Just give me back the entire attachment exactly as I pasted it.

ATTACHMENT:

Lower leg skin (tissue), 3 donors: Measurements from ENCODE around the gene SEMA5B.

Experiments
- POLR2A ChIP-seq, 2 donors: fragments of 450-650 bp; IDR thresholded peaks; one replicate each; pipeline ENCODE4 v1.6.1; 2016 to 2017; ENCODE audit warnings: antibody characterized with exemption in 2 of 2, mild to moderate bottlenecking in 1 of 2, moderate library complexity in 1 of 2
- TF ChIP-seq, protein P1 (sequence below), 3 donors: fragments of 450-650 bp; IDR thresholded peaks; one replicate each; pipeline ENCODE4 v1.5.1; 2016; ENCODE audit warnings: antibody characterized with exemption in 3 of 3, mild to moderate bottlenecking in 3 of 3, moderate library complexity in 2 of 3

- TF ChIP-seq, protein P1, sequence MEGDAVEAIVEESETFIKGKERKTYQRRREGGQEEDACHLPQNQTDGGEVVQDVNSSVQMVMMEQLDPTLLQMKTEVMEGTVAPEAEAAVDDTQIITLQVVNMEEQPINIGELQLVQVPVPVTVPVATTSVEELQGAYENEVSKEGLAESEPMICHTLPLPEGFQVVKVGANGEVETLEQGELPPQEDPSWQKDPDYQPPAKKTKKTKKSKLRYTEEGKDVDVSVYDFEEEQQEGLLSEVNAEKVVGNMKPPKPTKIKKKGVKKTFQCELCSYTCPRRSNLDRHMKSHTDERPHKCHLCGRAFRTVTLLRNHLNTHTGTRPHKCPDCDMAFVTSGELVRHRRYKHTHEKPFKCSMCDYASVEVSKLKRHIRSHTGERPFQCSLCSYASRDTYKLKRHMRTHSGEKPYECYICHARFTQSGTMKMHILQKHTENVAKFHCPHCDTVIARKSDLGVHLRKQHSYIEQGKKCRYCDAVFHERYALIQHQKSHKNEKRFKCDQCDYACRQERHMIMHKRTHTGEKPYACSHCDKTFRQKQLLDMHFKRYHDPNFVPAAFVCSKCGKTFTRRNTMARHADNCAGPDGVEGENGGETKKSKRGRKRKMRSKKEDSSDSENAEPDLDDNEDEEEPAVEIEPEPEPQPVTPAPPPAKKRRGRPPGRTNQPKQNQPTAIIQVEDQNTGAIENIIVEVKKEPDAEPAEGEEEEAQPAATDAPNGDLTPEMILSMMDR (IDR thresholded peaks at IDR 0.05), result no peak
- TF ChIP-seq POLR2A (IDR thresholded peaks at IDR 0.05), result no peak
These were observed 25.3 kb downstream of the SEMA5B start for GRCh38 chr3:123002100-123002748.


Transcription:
Lower leg skin (tissue), 3 donors: Measurements from ENCODE around the gene SEMA5B.

Experiments
- POLR2A ChIP-seq, 2 donors: fragments of 450-650 bp; IDR thresholded peaks; one replicate each; pipeline ENCODE4 v1.6.1; 2016 to 2017; ENCODE audit warnings: antibody characterized with exemption in 2 of 2, mild to moderate bottlenecking in 1 of 2, moderate library complexity in 1 of 2
- TF ChIP-seq, protein P1 (sequence below), 3 donors: fragments of 450-650 bp; IDR thresholded peaks; one replicate each; pipeline ENCODE4 v1.5.1; 2016; ENCODE audit warnings: antibody characterized with exemption in 3 of 3, mild to moderate bottlenecking in 3 of 3, moderate library complexity in 2 of 3

- TF ChIP-seq, protein P1, sequence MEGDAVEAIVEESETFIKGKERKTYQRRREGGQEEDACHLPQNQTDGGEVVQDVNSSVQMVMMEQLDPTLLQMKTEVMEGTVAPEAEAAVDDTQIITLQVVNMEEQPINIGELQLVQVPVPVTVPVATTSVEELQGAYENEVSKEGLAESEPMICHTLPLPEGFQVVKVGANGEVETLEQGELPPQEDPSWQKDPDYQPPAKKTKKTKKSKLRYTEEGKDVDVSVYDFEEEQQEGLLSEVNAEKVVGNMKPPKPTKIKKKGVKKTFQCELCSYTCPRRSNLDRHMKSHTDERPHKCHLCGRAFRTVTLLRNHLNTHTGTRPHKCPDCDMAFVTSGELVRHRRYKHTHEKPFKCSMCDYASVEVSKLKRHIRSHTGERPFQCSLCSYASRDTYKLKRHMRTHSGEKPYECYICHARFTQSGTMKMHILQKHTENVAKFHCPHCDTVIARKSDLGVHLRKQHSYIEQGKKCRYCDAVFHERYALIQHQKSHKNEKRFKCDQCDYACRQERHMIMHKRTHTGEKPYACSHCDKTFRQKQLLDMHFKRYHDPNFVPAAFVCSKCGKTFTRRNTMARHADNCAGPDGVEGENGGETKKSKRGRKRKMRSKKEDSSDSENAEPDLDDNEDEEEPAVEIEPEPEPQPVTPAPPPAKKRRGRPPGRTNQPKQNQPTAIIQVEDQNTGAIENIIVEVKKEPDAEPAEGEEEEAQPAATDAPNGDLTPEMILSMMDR (IDR thresholded peaks at IDR 0.05), result no peak
- TF ChIP-seq POLR2A (IDR thresholded peaks at IDR 0.05), result no peak
These were observed 25.3 kb downstream of the SEMA5B start for GRCh38 chr3:123002100-123002748.